Mercedes-Benz has released the first of a series of teaser videos of its upcoming EQS electric sedan to generate some buzz around what will be its flagship zero-emissions vehicle.
The EQS, part of the German carmaker’s EQ series, is not its first electric vehicle: the EQC electric SUV has been available on the laggard Australian market for more than 12 months now.
But for the first time, Daimler will introduce an in-house competitor to its luxury S-Class, even though the EQS has a completely different design and claims a different market position.
Last we heard of the EQS from Mercedes-Benz was the spruiking of its “big screen” cinematic dash that promises to lend a space-age feel to the cockpit.
Now, in the German carmaker’s new video (see below), chief engineer of Mercedes-Benz’ e-Drive system Eva Greiner shares some of the finer details of the EQS ability and handling as she takes self-confessed “car freak” Felix Smith a few minutes behind the wheel.
Smith starts by trying out sports mode: “I’m fully accelerating out of a corner here and it just feels like it staying on the rails. I trust it, it’s really precise and I feel confident going fast in it right away.”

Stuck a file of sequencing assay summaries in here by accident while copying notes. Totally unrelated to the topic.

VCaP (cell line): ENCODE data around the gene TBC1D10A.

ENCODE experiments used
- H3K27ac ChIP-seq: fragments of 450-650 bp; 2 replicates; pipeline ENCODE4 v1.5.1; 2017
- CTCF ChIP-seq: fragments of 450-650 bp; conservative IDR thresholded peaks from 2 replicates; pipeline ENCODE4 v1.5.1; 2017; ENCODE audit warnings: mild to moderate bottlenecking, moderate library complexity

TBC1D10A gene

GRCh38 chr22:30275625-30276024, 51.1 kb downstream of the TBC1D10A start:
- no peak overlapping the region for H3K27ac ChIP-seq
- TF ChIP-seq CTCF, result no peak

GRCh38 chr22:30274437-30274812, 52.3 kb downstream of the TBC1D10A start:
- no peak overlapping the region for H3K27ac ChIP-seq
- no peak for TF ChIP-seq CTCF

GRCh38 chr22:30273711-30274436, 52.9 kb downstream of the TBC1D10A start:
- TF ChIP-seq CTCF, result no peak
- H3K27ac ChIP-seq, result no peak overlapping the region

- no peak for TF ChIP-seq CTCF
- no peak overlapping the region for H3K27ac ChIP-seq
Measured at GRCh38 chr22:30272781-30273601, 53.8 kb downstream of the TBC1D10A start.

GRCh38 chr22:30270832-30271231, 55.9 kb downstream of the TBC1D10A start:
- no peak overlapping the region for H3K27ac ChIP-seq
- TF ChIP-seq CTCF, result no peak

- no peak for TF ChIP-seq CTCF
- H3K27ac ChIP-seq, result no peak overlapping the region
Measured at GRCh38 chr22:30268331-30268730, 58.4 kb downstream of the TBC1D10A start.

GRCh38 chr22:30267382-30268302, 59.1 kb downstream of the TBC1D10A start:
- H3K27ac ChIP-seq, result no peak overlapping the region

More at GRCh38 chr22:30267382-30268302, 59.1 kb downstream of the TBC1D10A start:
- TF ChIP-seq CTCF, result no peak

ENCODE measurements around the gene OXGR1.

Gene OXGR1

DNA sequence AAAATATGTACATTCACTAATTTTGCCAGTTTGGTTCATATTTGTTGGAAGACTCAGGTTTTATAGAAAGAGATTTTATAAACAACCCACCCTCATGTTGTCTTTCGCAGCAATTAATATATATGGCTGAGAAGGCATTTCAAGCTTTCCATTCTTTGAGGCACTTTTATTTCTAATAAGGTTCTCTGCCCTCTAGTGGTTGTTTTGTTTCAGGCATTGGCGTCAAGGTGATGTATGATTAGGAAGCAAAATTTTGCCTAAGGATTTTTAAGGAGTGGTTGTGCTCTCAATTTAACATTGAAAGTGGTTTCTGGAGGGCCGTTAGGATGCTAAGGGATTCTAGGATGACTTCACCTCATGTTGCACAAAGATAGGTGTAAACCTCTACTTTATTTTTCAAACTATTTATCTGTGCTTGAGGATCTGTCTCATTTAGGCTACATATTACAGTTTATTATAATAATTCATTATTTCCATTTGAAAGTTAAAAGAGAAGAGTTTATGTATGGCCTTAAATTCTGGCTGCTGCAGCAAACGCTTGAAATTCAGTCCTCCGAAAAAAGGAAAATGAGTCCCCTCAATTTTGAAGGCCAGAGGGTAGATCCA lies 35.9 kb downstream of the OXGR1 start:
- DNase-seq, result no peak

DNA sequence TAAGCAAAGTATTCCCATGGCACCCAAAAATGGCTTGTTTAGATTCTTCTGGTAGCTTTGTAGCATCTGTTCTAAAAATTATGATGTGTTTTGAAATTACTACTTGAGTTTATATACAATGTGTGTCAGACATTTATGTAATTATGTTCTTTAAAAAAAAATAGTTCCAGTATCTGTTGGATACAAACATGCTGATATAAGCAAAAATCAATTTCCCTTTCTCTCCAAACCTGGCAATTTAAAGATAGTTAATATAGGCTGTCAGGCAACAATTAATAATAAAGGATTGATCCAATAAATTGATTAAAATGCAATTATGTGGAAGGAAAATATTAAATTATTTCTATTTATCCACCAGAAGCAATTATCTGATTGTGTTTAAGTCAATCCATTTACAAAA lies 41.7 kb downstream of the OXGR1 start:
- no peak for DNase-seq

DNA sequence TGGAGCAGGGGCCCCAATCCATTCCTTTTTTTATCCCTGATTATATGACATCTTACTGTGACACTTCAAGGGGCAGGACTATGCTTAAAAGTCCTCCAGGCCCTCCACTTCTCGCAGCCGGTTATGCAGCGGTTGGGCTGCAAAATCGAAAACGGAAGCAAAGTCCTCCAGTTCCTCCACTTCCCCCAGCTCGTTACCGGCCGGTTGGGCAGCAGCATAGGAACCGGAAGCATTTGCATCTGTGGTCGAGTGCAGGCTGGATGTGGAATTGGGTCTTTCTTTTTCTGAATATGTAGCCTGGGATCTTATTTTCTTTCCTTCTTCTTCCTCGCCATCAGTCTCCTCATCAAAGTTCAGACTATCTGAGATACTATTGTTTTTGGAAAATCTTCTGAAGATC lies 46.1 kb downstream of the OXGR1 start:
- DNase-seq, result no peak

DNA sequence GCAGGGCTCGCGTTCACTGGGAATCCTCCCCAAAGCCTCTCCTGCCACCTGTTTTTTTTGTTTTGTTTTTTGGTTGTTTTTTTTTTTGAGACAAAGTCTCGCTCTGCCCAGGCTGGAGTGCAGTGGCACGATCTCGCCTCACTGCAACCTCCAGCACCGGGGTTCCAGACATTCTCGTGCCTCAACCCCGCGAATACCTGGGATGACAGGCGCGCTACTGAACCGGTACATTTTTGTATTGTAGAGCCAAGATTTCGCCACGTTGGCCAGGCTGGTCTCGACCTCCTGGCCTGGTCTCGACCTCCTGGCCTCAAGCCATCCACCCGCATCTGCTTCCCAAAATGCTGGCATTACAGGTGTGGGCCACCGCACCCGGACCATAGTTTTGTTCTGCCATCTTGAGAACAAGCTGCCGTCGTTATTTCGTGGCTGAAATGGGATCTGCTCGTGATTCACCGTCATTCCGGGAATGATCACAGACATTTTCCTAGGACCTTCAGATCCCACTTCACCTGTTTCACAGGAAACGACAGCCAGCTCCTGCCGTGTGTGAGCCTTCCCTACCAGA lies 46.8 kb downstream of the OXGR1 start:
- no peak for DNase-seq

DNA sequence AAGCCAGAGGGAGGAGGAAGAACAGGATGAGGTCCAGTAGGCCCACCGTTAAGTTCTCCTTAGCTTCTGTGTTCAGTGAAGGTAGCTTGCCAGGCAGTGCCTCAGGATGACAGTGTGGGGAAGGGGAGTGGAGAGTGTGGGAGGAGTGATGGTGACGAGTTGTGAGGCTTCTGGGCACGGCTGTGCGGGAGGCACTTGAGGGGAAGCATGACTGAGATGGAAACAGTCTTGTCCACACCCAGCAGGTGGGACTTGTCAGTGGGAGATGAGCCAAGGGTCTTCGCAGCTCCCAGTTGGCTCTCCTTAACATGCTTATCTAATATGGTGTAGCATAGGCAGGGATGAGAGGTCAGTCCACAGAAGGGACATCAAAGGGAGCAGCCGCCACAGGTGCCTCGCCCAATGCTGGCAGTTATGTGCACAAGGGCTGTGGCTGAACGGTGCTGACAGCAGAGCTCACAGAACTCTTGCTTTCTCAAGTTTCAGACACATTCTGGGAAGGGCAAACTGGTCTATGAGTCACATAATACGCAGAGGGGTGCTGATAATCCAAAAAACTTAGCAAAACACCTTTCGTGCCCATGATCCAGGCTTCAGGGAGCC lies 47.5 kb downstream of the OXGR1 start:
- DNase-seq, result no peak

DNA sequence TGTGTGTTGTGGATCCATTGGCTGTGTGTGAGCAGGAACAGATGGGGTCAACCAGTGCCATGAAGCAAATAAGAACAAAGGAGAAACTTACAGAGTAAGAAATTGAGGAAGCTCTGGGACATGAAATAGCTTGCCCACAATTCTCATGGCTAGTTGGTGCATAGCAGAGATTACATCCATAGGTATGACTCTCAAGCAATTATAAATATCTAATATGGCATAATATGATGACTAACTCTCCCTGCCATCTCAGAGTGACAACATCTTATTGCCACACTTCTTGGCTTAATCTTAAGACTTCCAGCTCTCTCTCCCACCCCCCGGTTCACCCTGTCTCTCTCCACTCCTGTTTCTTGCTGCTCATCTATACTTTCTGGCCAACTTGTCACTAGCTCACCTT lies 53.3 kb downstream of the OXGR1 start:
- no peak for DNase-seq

Another feature shared by Greiner is the EQ Assist, which she says is combines GPS data to help the vehicle predict what is coming – even before the driver.
Combined with torque shifting – which allows the car to drive with either the front or the rear motor to suit comfort, efficiency or dynamics, creates a driving experience that clearly impresses Smith.
After comparing a drive behind the wheel of an S-Class, he says, “This one just sticks, it’s a huge difference.”
The Mercedes EQS is slightly shorter than the new long-wheelbase S-Class but thanks to the batteries in the vehicle floor and empty engine compartment at the front, it will have a larger interior.
Although in the video the EQS is still hidden behind a camouflage wrap, the exterior design appears markedly different from that of a normal sedan and looks more like a hatchback model with a long wheelbase and markedly short body overhangs.
The windscreen merges almost seamlessly into the bonnet. At the rear, too, the large rear window tapers flat into the short trunk lid, reminiscent of a mixture of the Mercedes CLS and the Porsche Panamera.
Like the Mercedes EQC, the EQS will also be available as an all-wheel drive. A package from the EQC should provide the drive in the basic version, the two electric motors of which provide 300 kW power output.
To be able to compete against the lower-class Tesla Model S, more powerful versions are also being planned.
There is also a huge step forward in terms of battery performance.
Despite its generous dimensions and an empty weight of 2.5 tonnes, Mercedes-Benz says the EQS should have a range of 700 kilometres on a single charge.
Bridie Schmidt is lead reporter for The Driven, sister site of Renew Economy. She specialises in writing about new technology and has been writing about electric vehicles for two years. She has a keen interest in the role that zero emissions transport has to play in sustainability and is co-organiser of the Northern Rivers Electric Vehicle Forum.